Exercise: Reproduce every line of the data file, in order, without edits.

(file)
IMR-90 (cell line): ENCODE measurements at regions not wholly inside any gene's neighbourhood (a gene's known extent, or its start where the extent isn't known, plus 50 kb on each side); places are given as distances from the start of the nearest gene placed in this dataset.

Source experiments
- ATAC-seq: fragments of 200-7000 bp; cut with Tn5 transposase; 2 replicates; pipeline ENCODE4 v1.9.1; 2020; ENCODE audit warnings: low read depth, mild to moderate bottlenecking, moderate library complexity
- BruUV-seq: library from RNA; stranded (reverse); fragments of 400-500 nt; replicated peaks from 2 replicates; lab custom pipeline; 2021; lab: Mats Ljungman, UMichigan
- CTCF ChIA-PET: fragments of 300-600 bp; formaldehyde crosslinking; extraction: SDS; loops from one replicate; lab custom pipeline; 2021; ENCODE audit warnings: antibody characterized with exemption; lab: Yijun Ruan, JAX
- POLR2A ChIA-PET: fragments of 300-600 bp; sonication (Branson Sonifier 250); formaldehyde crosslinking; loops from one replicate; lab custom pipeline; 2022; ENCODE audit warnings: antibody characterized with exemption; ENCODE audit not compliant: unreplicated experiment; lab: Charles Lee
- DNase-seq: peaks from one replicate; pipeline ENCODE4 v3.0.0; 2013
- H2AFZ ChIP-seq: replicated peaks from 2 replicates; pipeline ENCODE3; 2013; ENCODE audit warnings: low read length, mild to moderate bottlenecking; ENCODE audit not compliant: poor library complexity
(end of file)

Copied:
IMR-90 (cell line): ENCODE measurements at regions not wholly inside any gene's neighbourhood (a gene's known extent, or its start where the extent isn't known, plus 50 kb on each side); places are given as distances from the start of the nearest gene placed in this dataset.

Source experiments
- ATAC-seq: fragments of 200-7000 bp; cut with Tn5 transposase; 2 replicates; pipeline ENCODE4 v1.9.1; 2020; ENCODE audit warnings: low read depth, mild to moderate bottlenecking, moderate library complexity
- BruUV-seq: library from RNA; stranded (reverse); fragments of 400-500 nt; replicated peaks from 2 replicates; lab custom pipeline; 2021; lab: Mats Ljungman, UMichigan
- CTCF ChIA-PET: fragments of 300-600 bp; formaldehyde crosslinking; extraction: SDS; loops from one replicate; lab custom pipeline; 2021; ENCODE audit warnings: antibody characterized with exemption; lab: Yijun Ruan, JAX
- POLR2A ChIA-PET: fragments of 300-600 bp; sonication (Branson Sonifier 250); formaldehyde crosslinking; loops from one replicate; lab custom pipeline; 2022; ENCODE audit warnings: antibody characterized with exemption; ENCODE audit not compliant: unreplicated experiment; lab: Charles Lee
- DNase-seq: peaks from one replicate; pipeline ENCODE4 v3.0.0; 2013
- H2AFZ ChIP-seq: replicated peaks from 2 replicates; pipeline ENCODE3; 2013; ENCODE audit warnings: low read length, mild to moderate bottlenecking; ENCODE audit not compliant: poor library complexity